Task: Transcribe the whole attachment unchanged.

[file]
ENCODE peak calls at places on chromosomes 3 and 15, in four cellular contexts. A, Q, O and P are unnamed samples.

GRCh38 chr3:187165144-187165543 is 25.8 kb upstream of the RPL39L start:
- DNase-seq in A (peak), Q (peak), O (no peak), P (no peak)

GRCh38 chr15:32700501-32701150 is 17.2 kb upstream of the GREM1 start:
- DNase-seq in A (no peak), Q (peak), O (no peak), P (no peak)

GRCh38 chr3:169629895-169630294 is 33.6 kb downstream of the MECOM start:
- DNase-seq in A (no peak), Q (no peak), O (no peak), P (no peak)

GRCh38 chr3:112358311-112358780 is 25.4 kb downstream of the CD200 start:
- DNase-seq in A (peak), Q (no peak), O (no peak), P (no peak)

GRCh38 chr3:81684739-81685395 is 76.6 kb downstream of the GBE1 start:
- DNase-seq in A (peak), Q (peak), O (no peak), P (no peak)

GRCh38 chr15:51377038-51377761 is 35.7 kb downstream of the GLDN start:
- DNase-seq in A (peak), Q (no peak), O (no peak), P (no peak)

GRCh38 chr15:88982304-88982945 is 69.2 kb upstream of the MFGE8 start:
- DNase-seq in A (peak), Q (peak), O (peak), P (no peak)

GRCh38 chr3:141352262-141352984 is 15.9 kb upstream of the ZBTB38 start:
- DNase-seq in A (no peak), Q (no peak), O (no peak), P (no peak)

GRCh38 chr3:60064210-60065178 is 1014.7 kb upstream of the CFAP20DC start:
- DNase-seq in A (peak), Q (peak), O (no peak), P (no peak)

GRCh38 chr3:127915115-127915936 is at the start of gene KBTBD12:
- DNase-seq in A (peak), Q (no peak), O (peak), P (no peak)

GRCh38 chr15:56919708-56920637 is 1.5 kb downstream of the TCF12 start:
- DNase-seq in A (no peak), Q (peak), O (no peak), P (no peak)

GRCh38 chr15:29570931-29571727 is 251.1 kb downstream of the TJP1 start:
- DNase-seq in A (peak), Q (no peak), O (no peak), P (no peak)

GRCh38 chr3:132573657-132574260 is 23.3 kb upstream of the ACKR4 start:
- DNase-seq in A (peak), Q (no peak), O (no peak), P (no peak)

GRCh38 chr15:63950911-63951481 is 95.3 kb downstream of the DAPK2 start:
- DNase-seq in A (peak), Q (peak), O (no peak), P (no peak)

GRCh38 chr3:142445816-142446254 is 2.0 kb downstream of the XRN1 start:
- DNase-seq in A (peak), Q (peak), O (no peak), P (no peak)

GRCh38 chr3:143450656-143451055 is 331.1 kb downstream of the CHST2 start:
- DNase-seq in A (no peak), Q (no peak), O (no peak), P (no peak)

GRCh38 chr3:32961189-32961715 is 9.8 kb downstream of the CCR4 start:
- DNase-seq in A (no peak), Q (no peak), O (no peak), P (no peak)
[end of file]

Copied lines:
ENCODE peak calls at places on chromosomes 3 and 15, in four cellular contexts. A, Q, O and P are unnamed samples.

GRCh38 chr3:187165144-187165543 is 25.8 kb upstream of the RPL39L start:
- DNase-seq in A (peak), Q (peak), O (no peak), P (no peak)

GRCh38 chr15:32700501-32701150 is 17.2 kb upstream of the GREM1 start:
- DNase-seq in A (no peak), Q (peak), O (no peak), P (no peak)

GRCh38 chr3:169629895-169630294 is 33.6 kb downstream of the MECOM start:
- DNase-seq in A (no peak), Q (no peak), O (no peak), P (no peak)

GRCh38 chr3:112358311-112358780 is 25.4 kb downstream of the CD200 start:
- DNase-seq in A (peak), Q (no peak), O (no peak), P (no peak)

GRCh38 chr3:81684739-81685395 is 76.6 kb downstream of the GBE1 start:
- DNase-seq in A (peak), Q (peak), O (no peak), P (no peak)

GRCh38 chr15:51377038-51377761 is 35.7 kb downstream of the GLDN start:
- DNase-seq in A (peak), Q (no peak), O (no peak), P (no peak)

GRCh38 chr15:88982304-88982945 is 69.2 kb upstream of the MFGE8 start:
- DNase-seq in A (peak), Q (peak), O (peak), P (no peak)

GRCh38 chr3:141352262-141352984 is 15.9 kb upstream of the ZBTB38 start:
- DNase-seq in A (no peak), Q (no peak), O (no peak), P (no peak)

GRCh38 chr3:60064210-60065178 is 1014.7 kb upstream of the CFAP20DC start:
- DNase-seq in A (peak), Q (peak), O (no peak), P (no peak)

GRCh38 chr3:127915115-127915936 is at the start of gene KBTBD12:
- DNase-seq in A (peak), Q (no peak), O (peak), P (no peak)

GRCh38 chr15:56919708-56920637 is 1.5 kb downstream of the TCF12 start:
- DNase-seq in A (no peak), Q (peak), O (no peak), P (no peak)

GRCh38 chr15:29570931-29571727 is 251.1 kb downstream of the TJP1 start:
- DNase-seq in A (peak), Q (no peak), O (no peak), P (no peak)

GRCh38 chr3:132573657-132574260 is 23.3 kb upstream of the ACKR4 start:
- DNase-seq in A (peak), Q (no peak), O (no peak), P (no peak)

GRCh38 chr15:63950911-63951481 is 95.3 kb downstream of the DAPK2 start:
- DNase-seq in A (peak), Q (peak), O (no peak), P (no peak)

GRCh38 chr3:142445816-142446254 is 2.0 kb downstream of the XRN1 start:
- DNase-seq in A (peak), Q (peak), O (no peak), P (no peak)

GRCh38 chr3:143450656-143451055 is 331.1 kb downstream of the CHST2 start:
- DNase-seq in A (no peak), Q (no peak), O (no peak), P (no peak)

GRCh38 chr3:32961189-32961715 is 9.8 kb downstream of the CCR4 start:
- DNase-seq in A (no peak), Q (no peak), O (no peak), P (no peak)